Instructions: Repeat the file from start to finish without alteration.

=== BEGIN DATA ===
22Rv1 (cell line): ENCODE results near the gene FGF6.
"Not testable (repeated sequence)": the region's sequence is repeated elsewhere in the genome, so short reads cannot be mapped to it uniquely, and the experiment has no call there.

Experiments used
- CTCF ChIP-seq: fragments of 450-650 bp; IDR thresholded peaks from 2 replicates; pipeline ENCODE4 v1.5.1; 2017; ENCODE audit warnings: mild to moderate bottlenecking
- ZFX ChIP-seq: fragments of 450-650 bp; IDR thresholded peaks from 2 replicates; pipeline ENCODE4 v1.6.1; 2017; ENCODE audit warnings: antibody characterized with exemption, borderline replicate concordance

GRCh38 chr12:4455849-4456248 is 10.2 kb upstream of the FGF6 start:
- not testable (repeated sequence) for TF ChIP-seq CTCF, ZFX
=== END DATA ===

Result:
22Rv1 (cell line): ENCODE results near the gene FGF6.
"Not testable (repeated sequence)": the region's sequence is repeated elsewhere in the genome, so short reads cannot be mapped to it uniquely, and the experiment has no call there.

Experiments used
- CTCF ChIP-seq: fragments of 450-650 bp; IDR thresholded peaks from 2 replicates; pipeline ENCODE4 v1.5.1; 2017; ENCODE audit warnings: mild to moderate bottlenecking
- ZFX ChIP-seq: fragments of 450-650 bp; IDR thresholded peaks from 2 replicates; pipeline ENCODE4 v1.6.1; 2017; ENCODE audit warnings: antibody characterized with exemption, borderline replicate concordance

GRCh38 chr12:4455849-4456248 is 10.2 kb upstream of the FGF6 start:
- not testable (repeated sequence) for TF ChIP-seq CTCF, ZFX